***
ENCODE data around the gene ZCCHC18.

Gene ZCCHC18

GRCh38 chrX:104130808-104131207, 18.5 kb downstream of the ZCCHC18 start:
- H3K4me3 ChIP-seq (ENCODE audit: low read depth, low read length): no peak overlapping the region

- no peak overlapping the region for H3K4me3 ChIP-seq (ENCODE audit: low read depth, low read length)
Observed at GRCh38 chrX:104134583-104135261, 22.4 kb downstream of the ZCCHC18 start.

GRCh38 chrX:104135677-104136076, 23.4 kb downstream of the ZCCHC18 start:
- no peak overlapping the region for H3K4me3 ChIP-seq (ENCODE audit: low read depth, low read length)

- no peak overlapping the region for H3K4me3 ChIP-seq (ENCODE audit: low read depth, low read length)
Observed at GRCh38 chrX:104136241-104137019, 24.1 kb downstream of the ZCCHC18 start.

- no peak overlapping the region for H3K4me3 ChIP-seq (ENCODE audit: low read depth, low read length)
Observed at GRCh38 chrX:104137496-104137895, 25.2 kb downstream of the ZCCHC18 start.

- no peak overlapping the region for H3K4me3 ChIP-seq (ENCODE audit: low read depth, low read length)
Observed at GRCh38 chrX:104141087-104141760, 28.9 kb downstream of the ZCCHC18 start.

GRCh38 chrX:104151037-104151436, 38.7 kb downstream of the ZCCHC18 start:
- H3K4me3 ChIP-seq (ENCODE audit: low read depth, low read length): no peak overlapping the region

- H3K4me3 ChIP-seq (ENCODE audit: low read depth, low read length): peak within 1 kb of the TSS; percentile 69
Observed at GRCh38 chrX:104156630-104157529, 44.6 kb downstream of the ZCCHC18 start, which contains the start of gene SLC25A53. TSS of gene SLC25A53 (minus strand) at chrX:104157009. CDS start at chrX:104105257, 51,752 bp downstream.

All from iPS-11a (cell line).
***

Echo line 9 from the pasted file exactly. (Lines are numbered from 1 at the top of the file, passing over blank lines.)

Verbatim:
- no peak overlapping the region for H3K4me3 ChIP-seq (ENCODE audit: low read depth, low read length)